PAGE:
Friday, July 26, 2013

The Resource Curse, Scaled Down

A week ago, two separate articles featured the Long Island College Hospital. One appeared in the Wall Street Journal. The other in The New York Times. Both described the imminent closing of the hospital due to financial problems. The latter article described a full time medical staff that costs 3 million per week, enough to service a hospital with a capacity of 375 patients. At the time, there were only 18 patients.

The former article described a charitable gift to the hospital from a deceased couple. In the 1990s, the hospital received a 135 million dollar endowment from the Othmer family, the investment proceeds (the principal sum was meant to be untouched) were meant to help fund the hospital's operations in perpetuity. Now, the vast majority of that endowment is gone. Much of it was used to settle medical malpractice suits and to finance renovations of the hospital.

It amazes me that such a generous gift could have been squandered in such a short amount of time. It costs a lot of money to run a hospital. But a charitable gift, meant to be held in a trust with its principal sum untouched, should not have been squandered like that. Court ruling after court ruling effectively stated that, were the Othmers alive today, they would have wanted (or at the very least, consented) the hospital to liquidate portions of their trust.

The fact that the hospital has a full time staff and no patients to treat also amazes me. Union rules prevented the hospital from furloughing unneeded staff and, in any case, the hospital administration had to have been incompetent if it needed to dip into a charitable trust to pay for settling/litigating medical malpractice suits. This is simply the resource curse scaled down.

Any organization that happens upon a windfall that they didn't earn is likely to squander that windfall. It's the reason why great fortunes are so often lost by the succeeding generations. They take the money for granted. They count on that money being there to support them. And they keep spending it, and spending it, until, suddenly, it doesn't exist anymore.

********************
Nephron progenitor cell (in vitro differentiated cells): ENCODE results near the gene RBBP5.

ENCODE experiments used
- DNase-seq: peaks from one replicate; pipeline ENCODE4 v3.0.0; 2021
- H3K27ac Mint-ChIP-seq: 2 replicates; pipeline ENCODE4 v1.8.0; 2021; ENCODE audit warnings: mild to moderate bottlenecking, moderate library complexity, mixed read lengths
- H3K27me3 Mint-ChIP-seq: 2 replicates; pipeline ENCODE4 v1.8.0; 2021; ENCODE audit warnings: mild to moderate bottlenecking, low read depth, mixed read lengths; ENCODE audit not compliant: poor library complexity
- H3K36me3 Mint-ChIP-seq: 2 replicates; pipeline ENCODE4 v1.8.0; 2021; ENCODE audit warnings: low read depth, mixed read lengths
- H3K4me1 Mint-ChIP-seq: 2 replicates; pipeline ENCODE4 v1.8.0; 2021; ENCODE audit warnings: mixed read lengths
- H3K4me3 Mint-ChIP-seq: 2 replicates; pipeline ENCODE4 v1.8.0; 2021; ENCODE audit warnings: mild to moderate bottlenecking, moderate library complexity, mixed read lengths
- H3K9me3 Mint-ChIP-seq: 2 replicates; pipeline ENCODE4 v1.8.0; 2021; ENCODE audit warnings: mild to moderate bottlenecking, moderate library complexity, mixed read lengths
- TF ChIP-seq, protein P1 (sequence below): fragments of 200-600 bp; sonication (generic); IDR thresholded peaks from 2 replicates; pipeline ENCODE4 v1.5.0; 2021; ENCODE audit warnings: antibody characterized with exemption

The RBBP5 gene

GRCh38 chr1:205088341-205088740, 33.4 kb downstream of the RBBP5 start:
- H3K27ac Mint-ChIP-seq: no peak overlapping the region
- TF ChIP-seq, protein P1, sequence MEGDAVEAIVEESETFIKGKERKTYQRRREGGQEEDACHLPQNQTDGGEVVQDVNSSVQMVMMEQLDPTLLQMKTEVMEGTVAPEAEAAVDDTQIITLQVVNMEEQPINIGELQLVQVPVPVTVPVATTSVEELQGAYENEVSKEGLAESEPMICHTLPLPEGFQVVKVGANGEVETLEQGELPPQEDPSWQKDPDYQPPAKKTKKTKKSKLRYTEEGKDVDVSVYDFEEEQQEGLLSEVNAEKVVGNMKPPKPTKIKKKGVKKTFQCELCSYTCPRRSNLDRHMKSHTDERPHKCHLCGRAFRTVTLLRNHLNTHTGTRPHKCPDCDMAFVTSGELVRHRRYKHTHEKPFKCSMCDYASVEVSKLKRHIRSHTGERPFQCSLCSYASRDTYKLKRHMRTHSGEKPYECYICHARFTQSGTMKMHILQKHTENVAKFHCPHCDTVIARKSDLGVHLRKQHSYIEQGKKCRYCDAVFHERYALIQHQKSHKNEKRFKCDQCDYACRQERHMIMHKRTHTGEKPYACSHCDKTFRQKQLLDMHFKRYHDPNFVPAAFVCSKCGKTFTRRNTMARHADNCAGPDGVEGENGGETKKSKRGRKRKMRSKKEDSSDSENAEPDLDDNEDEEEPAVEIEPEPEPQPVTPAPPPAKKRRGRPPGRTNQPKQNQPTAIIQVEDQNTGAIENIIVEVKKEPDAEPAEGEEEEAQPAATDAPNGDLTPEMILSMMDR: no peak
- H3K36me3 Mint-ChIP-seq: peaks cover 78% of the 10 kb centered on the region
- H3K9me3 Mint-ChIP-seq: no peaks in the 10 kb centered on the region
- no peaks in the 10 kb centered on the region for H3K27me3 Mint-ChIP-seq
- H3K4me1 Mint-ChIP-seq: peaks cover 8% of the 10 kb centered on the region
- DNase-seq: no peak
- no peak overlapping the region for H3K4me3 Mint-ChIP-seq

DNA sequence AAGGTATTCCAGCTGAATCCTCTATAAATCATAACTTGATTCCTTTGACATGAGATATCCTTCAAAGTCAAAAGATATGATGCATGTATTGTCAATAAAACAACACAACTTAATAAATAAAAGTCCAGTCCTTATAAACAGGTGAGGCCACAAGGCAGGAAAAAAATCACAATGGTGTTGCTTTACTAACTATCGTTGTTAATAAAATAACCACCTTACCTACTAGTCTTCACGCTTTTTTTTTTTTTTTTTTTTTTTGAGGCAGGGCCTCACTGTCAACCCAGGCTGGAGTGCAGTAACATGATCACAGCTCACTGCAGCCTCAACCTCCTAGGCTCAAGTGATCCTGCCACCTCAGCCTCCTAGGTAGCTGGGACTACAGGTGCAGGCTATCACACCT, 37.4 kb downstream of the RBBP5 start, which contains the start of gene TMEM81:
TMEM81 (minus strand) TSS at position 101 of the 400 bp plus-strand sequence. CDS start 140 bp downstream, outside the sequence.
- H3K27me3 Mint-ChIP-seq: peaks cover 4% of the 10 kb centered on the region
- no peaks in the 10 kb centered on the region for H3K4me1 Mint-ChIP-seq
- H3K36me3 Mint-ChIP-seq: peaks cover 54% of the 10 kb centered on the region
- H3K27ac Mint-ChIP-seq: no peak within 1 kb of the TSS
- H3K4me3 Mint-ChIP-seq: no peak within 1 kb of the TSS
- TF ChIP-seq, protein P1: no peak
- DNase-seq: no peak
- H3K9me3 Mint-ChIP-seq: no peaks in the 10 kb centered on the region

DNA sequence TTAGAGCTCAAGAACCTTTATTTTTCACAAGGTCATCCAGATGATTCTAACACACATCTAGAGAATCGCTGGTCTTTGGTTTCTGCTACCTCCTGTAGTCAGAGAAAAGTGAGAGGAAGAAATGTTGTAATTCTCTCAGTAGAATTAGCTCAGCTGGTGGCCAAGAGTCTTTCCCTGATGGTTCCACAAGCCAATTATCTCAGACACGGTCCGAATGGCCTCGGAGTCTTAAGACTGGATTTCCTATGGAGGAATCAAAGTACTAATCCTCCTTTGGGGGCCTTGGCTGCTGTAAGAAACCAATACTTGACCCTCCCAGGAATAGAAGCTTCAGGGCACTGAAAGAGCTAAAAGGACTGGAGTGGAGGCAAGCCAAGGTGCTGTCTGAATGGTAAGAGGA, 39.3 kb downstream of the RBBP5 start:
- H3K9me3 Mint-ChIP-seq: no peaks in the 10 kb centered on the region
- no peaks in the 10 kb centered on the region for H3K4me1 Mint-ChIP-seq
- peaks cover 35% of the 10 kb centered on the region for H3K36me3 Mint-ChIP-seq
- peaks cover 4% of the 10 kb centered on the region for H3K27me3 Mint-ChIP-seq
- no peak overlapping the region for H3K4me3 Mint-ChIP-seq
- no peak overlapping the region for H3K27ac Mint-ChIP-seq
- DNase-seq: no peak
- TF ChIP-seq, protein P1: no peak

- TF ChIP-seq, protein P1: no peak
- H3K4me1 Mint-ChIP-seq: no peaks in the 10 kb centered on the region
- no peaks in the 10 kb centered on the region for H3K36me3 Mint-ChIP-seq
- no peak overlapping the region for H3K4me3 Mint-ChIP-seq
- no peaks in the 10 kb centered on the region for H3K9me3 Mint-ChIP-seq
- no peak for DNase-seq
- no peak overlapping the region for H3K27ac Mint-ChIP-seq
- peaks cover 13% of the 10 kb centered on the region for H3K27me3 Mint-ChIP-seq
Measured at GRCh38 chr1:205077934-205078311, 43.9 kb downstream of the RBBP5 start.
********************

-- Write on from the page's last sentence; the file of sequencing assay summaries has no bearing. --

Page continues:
And that's what happened at Long Island College Hospital. Any competent administrator should have realized that, while 135 million dollars seems like a lot of money, for a hospital trust, it can't contribute any more than 11 million dollars in a good year without dipping into the principal amount. 11 million dollars is not a lot of money when you consider how much money it takes to support a hospital. And that's in a good year. The average year would be around 7-8 million dollars.

That's enough to support a couple dozen extra nurses and doctors per year. But you can't count on that money to do much more than that. And once you start dipping into the principal, then you're in even worse shape because suddenly a couple dozen extra nurses and doctors turns into only a dozen. Or half a dozen. Or none, once you've spent all the principal amount.

The end result is that a great fortune, one that was meant to explicitly provide for a community, is used to hasten the community's downfall. The vast majority of people have a hard time readjusting to a lower baseline of spending, which is why so many of them dip into their savings/principal investments to begin with. It's better to keep living like nothing's wrong at the expense of the future. Because who knows? Maybe somebody else in the future will come along and bail you out. The sad reality is that it never works out that way.

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